For the 4629 probe sets that passed the presence / absence filter, the expression ratios (mean value in old group / mean value in young group) generated by the signal method and those generated by the ratio method were highly correlated (r = 0.89). There also was a fairly good correlation between the signal and ratio methods with respect to the level of statistical significance (log P) of the age-related differences (r = 0.74). The advantage of the ratio method was that it usually reduced the within-group variance so that the same mean difference between young and old was associated with a higher level of statistical significance. The average within-group coefficient of variation (CV, standard deviation / mean) was 20% with the ratio method and 25% with the signal method (average CVs were the same for young and old groups). The distribution of CVs improved significantly with the ratio method (Figure ). Table shows that more differences were detected by the ratio method whether we used t-tests, rank sum tests, or SAM to define significant differences. Moreover, consistency between the initial scan and the antibody-enhanced scan was significantly improved by the ratio method, for both expression ratios and for the statistical significance of differences between young and old (Table ). With the signal method, 38% of the differences significant at P < 0.01 (by t-test) on the initial scan were also significant at P < 0.01 on the antibody-enhanced scan, and 65% were significant at P < 0.05 on the antibody enhanced scan. With the ratio method, 51% of the differences significant at P < 0.01 on the initial scan were also significant at P < 0.01 on the antibody-enhanced scan, and 77% were significant at P < 0.05 on the antibody enhanced scan.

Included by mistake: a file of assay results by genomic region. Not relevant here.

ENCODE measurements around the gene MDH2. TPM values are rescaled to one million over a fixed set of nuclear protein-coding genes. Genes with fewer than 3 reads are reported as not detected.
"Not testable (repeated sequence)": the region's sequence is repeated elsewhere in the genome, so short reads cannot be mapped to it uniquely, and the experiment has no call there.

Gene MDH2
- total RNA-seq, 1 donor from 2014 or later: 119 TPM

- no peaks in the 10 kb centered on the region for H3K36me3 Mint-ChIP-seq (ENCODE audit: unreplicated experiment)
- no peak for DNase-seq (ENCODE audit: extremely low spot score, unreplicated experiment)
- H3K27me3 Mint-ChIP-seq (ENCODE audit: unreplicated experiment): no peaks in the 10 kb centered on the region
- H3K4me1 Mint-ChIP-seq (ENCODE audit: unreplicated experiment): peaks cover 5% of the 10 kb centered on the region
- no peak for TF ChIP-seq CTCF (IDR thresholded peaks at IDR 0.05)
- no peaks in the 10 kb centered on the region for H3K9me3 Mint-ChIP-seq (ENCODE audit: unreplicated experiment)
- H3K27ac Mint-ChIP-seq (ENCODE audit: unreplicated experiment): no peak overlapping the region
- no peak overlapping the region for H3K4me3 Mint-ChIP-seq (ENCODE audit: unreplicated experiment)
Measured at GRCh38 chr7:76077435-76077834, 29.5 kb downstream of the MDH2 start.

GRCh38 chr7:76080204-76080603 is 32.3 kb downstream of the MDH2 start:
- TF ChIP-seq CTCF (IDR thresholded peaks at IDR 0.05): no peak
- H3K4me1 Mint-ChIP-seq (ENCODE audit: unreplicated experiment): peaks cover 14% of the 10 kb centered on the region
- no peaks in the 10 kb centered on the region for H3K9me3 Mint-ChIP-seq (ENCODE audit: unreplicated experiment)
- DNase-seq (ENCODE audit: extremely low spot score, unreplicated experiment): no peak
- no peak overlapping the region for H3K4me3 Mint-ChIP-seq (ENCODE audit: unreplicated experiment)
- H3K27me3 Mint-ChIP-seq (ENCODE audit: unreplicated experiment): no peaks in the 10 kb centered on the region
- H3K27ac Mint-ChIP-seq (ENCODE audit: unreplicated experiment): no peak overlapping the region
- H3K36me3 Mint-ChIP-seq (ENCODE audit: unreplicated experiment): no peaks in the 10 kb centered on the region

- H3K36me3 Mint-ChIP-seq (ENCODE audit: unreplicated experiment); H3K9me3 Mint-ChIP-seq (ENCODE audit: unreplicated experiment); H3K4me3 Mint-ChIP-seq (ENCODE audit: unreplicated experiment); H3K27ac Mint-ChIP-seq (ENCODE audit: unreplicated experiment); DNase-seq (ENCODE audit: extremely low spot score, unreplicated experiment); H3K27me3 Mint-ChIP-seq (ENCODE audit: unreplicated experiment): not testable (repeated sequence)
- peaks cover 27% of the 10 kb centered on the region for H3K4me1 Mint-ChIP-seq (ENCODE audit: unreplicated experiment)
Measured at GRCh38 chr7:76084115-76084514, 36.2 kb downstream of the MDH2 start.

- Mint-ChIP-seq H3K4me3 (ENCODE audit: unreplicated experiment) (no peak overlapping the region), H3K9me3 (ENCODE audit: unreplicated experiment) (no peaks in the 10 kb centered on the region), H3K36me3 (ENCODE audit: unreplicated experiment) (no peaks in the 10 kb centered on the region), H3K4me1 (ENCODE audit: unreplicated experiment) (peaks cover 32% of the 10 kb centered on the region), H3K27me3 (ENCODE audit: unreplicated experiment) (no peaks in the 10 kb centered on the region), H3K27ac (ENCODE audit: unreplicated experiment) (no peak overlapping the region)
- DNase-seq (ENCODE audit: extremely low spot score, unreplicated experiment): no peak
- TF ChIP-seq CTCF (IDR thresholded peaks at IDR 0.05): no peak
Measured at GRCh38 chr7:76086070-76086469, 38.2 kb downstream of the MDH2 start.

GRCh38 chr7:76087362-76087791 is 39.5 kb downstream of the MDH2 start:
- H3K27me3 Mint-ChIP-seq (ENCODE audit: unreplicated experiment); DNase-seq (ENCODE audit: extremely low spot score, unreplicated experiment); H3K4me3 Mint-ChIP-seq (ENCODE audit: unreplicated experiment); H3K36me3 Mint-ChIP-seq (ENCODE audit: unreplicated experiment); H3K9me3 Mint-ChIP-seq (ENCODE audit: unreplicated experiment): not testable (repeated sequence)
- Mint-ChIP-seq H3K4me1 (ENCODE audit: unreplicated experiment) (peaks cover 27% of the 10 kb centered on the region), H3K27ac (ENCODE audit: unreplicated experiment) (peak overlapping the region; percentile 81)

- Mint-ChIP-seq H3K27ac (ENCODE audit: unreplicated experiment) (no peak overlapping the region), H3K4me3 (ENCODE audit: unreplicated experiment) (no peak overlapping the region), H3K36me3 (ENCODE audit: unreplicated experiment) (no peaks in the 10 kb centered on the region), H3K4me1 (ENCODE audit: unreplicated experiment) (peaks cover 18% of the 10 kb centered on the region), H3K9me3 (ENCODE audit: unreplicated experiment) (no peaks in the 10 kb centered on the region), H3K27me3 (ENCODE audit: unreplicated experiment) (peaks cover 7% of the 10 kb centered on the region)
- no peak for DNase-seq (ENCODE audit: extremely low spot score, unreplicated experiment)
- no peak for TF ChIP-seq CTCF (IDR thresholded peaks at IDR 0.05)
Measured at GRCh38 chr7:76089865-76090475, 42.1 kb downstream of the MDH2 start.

Frequency distribution of coefficients of variation (CVs) Distribution of 4629 CVs obtained by the ratio method (solid bars) and the signal method (open bars). CVs are average of within-group CVs in young and old groups.
Number of differences detected: comparison of signal and ratio methods
Correlation coefficients of results of initial scan and antibody-enhanced scan for 4629 probe sets with respect to expression ratios (mean old / mean young) and statistical significance (from t-tests) of the differences between young and old